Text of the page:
Welcome back to "Capital Letters," a sporadic feature where I answer any and all questions relating to the local professional hockey team.
No catchy lead-in this time. Let us get right to the questions.
Seemingly within seconds of the Capitals' announcement that they had signed defenseman Matt Niskanen to a seven-year, $40.25 million contract two weeks ago, retrospectives of Mike Green's nearly decade-long tenure in Washington were being set to Sarah McLachlan.
With eight defensemen under contract for a whopping $28,762,500, it seemed like a trade was inevitable and the most frequently mentioned destination was Detroit, where the Red Wings missed on every notable right-handed defenseman available in free agency (Niskanen, Dan Boyle, Anton Stralman).
Why does being right-handed matter? Because the Red Wings deployed a defensive corps that was exclusively left-handed last season. That detail combined with his offensive inclinations and an expiring contract made Green very enticing to the Red Wings. Or at least to those who report on them, who have been pushing for his acquisition to the point that Green is "destined to be traded."
I personally do not believe there is much to the "Green-to-Detroit" rumors, if anything at all. And If I am being asked to place a percentage on Green being traded at all this summer, then I am going to start at 30 percent.
"We have not had any communication with Washington’s administration concerning Mike’s status," agent Don Meehan said in a July 3 email.
General manager Brian MacLellan and coach Barry Trotz have each insisted that the 28-year-old is in Washington's immediate plans (at least outwardly). He helps the team more than he hurts it, and it would be foolhardy for the Capitals to send him away before they have an opportunity to see how their bolstered defense works with him as a cog.
Okay, so for the purpose of this exercise, I want you to forget everything I just said above. That should not be that difficult.
Let us indulge Andrés for a moment (and I want to preface this by saying that is completely speculative). There is one player that comes to mind that potentially fits the second-line center mold that could be pried away for the right price, which could include Green: Ryan O'Reilly.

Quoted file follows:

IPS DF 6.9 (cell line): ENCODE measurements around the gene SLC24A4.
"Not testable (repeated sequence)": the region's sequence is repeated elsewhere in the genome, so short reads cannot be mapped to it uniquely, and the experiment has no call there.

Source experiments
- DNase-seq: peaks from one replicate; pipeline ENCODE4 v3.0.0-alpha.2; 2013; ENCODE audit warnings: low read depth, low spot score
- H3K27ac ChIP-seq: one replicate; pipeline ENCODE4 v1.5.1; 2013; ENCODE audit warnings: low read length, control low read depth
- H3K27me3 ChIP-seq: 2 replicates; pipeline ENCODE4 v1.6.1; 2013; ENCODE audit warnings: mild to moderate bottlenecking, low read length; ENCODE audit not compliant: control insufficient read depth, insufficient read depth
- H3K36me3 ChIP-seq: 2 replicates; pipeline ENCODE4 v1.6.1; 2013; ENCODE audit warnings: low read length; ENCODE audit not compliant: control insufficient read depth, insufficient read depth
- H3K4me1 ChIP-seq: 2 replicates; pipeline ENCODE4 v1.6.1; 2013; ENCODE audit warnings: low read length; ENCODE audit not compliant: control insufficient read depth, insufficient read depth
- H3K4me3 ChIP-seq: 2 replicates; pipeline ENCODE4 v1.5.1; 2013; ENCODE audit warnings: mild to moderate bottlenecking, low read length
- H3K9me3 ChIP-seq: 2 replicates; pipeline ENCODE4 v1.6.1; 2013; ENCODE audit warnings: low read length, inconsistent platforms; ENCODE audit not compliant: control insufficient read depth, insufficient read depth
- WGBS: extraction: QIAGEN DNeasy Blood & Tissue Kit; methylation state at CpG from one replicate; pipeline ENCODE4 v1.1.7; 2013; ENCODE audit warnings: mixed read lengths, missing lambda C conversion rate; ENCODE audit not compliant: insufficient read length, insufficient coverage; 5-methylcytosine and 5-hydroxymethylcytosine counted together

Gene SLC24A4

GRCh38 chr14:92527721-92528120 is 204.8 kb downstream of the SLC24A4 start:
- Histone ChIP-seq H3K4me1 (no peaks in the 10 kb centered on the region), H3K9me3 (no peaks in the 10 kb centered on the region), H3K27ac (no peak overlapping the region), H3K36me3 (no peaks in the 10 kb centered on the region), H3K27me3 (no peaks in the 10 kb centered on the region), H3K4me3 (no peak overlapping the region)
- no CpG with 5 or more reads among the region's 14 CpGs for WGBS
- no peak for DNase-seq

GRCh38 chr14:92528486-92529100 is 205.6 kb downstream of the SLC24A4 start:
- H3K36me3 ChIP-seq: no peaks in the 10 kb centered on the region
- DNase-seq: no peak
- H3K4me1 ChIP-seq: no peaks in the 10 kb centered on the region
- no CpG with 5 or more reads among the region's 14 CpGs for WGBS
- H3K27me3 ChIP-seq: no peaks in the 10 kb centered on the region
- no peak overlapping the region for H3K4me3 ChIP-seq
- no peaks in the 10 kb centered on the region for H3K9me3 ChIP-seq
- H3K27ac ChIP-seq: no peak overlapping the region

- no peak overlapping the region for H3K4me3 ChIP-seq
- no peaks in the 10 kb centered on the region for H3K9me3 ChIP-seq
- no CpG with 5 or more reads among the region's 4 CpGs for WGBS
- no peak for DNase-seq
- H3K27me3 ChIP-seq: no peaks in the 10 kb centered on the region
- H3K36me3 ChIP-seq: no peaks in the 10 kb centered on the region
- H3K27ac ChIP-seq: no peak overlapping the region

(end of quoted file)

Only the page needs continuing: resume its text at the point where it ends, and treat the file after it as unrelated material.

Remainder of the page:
The Colorado Avalanche center and Lady Byng Trophy winner is headed for an arbitration hearing later this month. Contract negotiations and O'Reilly do not seem to go together very well, considering the offer sheet fiasco with the Calgary Flames and his prior history of holdouts. Such a contentious relationship may require a change of scenery.
He is an effective player, leading Colorado with 28 goals last season, no small feat on a team laden with offensive talent. He struggled to push possession on a team that struggled to push possession (which since-departed center Mikhail Grabovski did better than any Capitals forward last season), but he would arguably be an upgrade over Evgeny Kuznetsov, Brooks Laich and Marcus Johansson as in-house second-line center candidates.
O'Reilly is a responsible two-way player who committed one penalty in 80 games last season (and drew 16). In theory, he sounds like someone who would thrive under the tutelage of Trotz. Again, this is completely speculative, but intriguing nonetheless.
To start, we can probably cut out any defensemen because that position is pretty much filled on the big club. The only player that I envision having a chance to challenge for a roster spot on opening night is forward Andre Burakovsky (which you can read more about by clicking this link to my NHL.com feature on the subject).
Burakovsky had an impressive development camp last week, though one would hope that a player who scored 87 points in the Ontario Hockey League would impress playing against late-round draft picks and undrafted free agents. Of note, the 19-year-old winger lined up at center, an organizational directive that seemed to suit his style of play in the scrimmages.
“He’s played center when he was younger, but on the national teams,” assistant general manager Ross Mahoney said last week following the second scrimmage. “With the men, he played wing. You’re always trying to experiment and find out what the best position is for the players. Andre has obviously shown here in these two scrimmages that he’s able to play, not just the wing, but center with his intelligence and vision on the ice.”
Burakovsky is likely ticketed for the American Hockey League to start the season, but a spirited preseason performance could delay his arrival in Hershey, even if just for a few games.
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